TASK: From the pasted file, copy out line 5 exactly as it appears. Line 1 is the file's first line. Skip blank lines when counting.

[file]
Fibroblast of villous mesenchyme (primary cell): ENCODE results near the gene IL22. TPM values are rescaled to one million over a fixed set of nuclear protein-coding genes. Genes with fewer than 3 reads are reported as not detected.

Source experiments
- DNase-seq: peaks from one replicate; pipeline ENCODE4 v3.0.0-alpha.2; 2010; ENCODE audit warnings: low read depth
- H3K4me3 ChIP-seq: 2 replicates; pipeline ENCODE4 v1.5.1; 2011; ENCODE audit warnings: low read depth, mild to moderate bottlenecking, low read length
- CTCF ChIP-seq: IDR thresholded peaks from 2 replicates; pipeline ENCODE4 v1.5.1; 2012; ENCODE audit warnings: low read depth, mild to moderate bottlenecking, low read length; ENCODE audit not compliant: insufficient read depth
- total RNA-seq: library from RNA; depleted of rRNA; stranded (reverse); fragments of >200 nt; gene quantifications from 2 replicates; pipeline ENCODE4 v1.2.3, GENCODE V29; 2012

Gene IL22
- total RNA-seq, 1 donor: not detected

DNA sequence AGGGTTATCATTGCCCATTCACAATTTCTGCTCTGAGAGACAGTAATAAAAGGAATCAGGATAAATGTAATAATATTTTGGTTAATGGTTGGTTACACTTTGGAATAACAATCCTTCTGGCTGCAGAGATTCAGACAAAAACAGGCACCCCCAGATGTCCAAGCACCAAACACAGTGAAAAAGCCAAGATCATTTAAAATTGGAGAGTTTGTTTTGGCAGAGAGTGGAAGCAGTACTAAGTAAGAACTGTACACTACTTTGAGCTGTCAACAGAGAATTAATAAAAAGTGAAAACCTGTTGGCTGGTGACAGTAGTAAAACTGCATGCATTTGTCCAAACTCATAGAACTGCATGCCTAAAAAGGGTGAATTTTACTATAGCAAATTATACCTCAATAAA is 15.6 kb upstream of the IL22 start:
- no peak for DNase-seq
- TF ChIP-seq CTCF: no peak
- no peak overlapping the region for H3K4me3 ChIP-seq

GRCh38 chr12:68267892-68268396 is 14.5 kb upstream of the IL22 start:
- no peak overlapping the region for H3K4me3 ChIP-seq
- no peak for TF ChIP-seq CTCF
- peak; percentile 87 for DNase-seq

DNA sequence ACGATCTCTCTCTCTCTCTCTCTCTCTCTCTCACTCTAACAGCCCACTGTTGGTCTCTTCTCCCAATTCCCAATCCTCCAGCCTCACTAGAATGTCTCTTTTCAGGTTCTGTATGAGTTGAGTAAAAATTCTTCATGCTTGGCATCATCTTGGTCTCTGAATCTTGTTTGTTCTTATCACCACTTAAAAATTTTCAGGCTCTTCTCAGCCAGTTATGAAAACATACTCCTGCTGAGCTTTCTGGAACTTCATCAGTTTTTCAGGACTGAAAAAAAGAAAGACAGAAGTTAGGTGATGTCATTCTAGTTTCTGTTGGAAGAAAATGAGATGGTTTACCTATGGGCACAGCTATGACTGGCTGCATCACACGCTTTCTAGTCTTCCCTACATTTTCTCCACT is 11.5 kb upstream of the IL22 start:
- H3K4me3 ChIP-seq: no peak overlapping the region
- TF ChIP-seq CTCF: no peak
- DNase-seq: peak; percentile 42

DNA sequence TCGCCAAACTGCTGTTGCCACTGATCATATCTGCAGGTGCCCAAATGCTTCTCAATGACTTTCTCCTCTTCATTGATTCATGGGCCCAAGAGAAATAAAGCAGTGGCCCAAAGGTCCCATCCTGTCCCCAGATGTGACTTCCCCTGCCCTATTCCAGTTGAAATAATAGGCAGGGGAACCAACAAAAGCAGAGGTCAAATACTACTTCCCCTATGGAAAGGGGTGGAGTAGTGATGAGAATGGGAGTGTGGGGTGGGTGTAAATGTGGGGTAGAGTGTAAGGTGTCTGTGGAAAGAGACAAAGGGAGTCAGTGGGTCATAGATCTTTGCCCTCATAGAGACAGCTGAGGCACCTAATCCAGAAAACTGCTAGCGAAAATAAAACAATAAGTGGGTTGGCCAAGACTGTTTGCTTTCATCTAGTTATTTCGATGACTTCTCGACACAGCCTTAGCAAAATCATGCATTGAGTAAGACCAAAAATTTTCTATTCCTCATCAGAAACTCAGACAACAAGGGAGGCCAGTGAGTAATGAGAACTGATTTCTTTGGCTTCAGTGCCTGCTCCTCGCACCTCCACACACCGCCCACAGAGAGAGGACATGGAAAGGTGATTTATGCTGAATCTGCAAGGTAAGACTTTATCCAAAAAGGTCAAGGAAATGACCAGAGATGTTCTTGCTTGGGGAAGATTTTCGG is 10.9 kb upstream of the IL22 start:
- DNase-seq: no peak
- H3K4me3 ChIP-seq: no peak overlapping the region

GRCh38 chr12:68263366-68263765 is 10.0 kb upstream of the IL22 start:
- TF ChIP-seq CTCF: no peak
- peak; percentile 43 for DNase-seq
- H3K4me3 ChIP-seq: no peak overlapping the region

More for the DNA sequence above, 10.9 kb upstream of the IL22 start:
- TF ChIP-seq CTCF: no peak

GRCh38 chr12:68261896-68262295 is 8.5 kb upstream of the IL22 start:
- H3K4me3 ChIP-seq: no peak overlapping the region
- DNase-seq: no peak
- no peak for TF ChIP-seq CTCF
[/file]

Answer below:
- CTCF ChIP-seq: IDR thresholded peaks from 2 replicates; pipeline ENCODE4 v1.5.1; 2012; ENCODE audit warnings: low read depth, mild to moderate bottlenecking, low read length; ENCODE audit not compliant: insufficient read depth